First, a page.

With regards to data management, many WMS have little to no functionality. However, the IDBS Biomolecular Hub and NG6 [62] do provide such capabilities. The Biomolecular Hub enables the integration of multiple types of data in multiple formats and there is also an option to integrate data from public databases, a feature which is particularly useful for comparison of epidemiological typing results to those of previously characterised bacterial isolates. NG6 allows sequence data to be grouped by project and associated to relevant metadata [62].
Specific record-keeping functions are also absent from many WMS, although some allow a record of completed analysis workflows and the associated parameters, input/output file types to be saved. NG6 maintains a list of all analyses applied to each sequence data file and VIBE allows workflows to be saved in both template and archive form, whereby the former contains information required to execute the workflow anew, and the latter contains a record of the parameters, inputs, outputs and results of a completed workflow run. Unfortunately, within the latter WMS it is not possible for the user to search over their previous analysis histories. Should a user wish to return to an analysis record and review parameters, inputs or output file names for example, they will need to know the name of the analysis run of interest and the location of the relevant file. Such features may be adequate for short-term or low-throughput record-keeping requirements but will likely be inadequate for microbiology laboratories which must adhere to regulatory requirements.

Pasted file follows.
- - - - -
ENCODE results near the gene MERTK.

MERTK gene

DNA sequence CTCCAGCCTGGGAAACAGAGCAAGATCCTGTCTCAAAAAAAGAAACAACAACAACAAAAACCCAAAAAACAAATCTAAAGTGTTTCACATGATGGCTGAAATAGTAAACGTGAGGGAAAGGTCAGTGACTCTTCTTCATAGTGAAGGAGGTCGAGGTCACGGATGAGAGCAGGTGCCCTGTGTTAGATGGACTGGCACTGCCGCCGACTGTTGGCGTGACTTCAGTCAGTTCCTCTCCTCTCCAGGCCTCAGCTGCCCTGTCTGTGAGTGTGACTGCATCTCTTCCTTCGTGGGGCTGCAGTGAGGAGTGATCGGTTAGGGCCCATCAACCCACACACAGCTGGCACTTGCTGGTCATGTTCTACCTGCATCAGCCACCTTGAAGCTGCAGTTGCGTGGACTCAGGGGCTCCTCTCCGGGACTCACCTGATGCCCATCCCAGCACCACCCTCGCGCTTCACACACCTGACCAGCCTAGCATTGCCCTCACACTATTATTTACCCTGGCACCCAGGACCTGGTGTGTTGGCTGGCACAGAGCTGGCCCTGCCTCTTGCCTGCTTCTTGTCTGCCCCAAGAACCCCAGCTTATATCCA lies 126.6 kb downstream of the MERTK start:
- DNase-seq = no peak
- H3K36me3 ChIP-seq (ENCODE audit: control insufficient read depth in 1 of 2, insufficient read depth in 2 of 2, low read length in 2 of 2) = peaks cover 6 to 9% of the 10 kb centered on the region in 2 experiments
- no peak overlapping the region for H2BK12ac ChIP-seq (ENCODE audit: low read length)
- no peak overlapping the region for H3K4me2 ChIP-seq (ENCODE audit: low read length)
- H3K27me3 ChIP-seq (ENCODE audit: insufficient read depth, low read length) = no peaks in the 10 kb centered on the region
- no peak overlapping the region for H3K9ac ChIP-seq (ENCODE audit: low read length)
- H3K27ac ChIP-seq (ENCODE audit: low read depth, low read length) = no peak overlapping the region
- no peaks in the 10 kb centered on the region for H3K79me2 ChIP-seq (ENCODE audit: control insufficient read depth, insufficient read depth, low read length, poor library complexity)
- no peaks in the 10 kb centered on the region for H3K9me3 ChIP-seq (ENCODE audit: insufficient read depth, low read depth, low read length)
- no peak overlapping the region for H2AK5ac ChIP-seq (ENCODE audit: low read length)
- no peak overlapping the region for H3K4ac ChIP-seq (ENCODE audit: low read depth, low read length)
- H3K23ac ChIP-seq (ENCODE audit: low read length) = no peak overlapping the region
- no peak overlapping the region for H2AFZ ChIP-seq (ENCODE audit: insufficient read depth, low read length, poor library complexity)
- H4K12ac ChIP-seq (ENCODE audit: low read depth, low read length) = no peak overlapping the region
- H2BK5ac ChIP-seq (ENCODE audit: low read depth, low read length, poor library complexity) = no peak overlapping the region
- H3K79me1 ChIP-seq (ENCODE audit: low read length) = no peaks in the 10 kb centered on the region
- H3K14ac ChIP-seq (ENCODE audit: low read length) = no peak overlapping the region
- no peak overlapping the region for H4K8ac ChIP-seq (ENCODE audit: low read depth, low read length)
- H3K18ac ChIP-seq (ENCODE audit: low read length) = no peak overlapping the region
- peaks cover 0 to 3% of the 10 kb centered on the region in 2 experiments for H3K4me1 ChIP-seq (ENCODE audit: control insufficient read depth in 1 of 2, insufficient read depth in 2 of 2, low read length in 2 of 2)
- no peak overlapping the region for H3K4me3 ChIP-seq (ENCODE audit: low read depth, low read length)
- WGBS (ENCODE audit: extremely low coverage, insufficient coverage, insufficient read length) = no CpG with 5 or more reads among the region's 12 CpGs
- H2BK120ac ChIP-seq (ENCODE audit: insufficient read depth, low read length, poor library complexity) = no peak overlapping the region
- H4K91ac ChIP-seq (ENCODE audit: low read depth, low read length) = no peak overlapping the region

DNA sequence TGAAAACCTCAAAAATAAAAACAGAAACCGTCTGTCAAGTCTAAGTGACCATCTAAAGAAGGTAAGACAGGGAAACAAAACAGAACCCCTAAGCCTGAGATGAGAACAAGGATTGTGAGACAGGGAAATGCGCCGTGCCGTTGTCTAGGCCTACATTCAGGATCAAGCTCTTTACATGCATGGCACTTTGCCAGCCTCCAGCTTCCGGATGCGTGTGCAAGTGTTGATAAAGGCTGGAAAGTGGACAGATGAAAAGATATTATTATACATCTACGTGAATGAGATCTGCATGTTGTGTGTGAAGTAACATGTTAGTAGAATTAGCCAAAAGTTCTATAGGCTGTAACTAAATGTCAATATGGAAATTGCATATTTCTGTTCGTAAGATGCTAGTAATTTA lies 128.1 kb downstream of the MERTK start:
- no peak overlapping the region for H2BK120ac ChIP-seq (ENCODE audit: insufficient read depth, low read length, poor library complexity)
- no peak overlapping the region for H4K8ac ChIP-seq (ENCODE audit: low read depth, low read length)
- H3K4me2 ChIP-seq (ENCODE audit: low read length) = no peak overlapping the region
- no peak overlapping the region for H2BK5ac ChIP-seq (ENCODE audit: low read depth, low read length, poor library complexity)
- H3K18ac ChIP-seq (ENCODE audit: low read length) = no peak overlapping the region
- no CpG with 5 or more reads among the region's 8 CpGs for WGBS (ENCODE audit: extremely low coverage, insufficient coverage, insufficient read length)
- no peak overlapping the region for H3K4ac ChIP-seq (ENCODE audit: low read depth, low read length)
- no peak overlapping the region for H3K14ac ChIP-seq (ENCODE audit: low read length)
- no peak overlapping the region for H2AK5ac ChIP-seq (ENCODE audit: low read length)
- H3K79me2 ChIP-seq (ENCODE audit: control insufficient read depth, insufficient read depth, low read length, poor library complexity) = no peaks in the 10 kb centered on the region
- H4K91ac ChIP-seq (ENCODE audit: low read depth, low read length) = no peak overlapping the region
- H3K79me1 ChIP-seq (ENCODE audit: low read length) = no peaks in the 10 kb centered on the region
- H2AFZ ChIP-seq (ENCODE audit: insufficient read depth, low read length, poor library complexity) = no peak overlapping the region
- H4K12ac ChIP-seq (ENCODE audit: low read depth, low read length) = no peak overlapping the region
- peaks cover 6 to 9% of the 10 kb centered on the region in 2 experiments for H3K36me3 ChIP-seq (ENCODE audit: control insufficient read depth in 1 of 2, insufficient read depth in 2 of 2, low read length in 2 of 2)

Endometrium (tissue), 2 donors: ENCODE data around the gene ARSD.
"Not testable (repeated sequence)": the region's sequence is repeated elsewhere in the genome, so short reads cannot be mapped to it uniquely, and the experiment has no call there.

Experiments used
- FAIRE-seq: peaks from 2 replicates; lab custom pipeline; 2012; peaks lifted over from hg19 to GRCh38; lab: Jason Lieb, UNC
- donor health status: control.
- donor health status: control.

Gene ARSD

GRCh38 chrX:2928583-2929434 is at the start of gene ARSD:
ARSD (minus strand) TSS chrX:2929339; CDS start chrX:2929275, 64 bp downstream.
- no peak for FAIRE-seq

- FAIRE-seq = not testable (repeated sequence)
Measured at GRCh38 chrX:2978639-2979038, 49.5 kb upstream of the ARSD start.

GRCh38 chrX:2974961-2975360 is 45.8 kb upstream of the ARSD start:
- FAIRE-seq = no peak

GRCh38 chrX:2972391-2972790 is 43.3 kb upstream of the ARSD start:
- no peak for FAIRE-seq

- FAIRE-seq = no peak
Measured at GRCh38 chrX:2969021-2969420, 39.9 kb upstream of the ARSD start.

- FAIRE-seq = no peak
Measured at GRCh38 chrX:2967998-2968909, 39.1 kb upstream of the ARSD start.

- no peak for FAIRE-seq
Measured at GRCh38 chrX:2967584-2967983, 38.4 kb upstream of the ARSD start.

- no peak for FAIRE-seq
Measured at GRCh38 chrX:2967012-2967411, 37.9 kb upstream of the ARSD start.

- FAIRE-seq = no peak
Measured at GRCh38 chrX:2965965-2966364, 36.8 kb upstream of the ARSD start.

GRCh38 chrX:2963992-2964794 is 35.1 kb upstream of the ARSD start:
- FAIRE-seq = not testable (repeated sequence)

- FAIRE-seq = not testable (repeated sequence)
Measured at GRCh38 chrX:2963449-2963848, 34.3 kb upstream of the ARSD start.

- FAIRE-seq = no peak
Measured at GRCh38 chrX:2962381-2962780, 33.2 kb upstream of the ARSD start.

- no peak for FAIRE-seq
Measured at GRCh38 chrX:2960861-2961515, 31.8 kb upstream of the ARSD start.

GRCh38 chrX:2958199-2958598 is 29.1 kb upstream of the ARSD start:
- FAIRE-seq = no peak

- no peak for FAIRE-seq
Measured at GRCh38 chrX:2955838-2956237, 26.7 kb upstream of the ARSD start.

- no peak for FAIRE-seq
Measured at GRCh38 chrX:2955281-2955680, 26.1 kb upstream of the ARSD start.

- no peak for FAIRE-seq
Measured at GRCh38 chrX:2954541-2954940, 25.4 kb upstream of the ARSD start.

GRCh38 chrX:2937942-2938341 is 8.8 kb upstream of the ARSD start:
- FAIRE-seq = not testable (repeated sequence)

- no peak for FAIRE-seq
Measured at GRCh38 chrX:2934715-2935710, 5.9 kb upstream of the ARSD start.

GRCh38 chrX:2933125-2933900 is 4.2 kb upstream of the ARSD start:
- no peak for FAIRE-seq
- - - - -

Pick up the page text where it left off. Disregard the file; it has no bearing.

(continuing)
9. Conclusions

Recent technological advances have moved us a step closer to the routine-use of WGS in microbiology laboratories, but the lack of automated and intuitive analysis tools remains one of the major barriers. In their recent review, Fricke and Rasko described the bioinformatic challenges associated with the application of bacterial WGS data in clinical settings, highlighting the need for standardisation, appropriate management of computing resources, data integration and storage [20]. Here we explored the specific requirements for microbiology investigations in further detail and discussed relevant features of a number of existing WGS data analysis solutions. Most WGS-specific solutions, including generic and those designed for specific bacterial WGS analyses, provide a user-friendly GUI through which analyses can be executed without advanced bioinformatics skills, a key requirement given that not all microbiology laboratories have access to bioinformatics specialists [7]. Most of these solutions also allow users to develop analysis workflows/pipelines within the GUI and/or allow easy execution of batch analyses, both of which will be essential in high-throughput laboratories. However, none of these solutions currently includes the complete set of analysis tools required by microbiology laboratory staff e.g., for automated derivation of epidemiological typing data, antibiotic-resistance information and appropriate phylogenetic inference for all necessary bacterial species.